Set larger meringue round in springform pan with sides closed. Soften pistachio ice cream briefly in refrigerator, just until spreadable. Top meringue in pan with chocolate ice cream in spoonfuls. Carefully but quickly spread smooth. Set second meringue on top, centering it so that sides do not touch pan. Freeze for 10 minutes.

Soften vanilla ice cream in refrigerator just until spreadable. Spoon enough ice cream around edge of top meringue to cover edge generously. Gently push vanilla ice cream between edge of meringue and edge of pan so it meets pistachio ice cream layer.

Spoon remaining vanilla ice cream over top of meringue. Gently smooth top.

Cover and freeze for 8 hours or overnight.

To serve, set cake on a platter. Run a thin-bladed flexible knife around edge of cake.

Release spring and remove sides of pan. Sprinkle top of cake with chopped pistachios.

Serve immediately.

PISTACHIO MERINGUES

Makes two 20-cm. rounds, total about 8 servings Layer these meringues with your favorite ice cream to make fabulous desserts; or make small pistachio meringues to serve as delicate cookies.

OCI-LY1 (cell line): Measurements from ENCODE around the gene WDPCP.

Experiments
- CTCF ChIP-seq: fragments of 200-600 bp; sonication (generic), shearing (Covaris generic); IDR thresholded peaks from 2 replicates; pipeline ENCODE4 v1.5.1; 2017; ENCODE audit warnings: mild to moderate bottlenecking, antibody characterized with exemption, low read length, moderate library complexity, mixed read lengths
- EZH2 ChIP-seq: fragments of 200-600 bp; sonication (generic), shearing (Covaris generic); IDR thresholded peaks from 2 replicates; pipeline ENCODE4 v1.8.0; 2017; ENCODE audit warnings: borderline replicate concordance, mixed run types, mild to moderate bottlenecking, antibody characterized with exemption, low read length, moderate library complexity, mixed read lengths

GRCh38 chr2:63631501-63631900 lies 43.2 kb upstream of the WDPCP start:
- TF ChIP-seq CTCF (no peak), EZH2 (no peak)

The baked meringues can be kept up to 5 days in airtight container in dry weather; or they can be frozen.

✔ 1 cup (about 110 gr.) shelled unsalted pistachios, or 225 gr. unshelled
✔ 2⁄3 cup sugar
✔ 1 Tbsp. cornstarch
✔ 4 large egg whites, room temperature
✔ 1⁄8 tsp. cream of tartar Position rack in center of oven and preheat to 150ºC.

Butter and lightly flour 2 medium-sized nonstick baking sheets, tapping each to remove excess flour. If using regular baking sheets, lightly butter corners and line sheets with foil; butter and lightly flour foil.

Using a 20-cm. springform pan rim as guide, trace a circle onto each baking sheet, drawing it around outside of springform rim. Have ready a rubber spatula for folding and a pastry bag fitted with a 1.25-cm. plain tip.

Grind nuts with 1⁄2 cup sugar in food processor until as fine as possible, scraping inward occasionally. Transfer to a medium bowl. Sift cornstarch over nut mixture.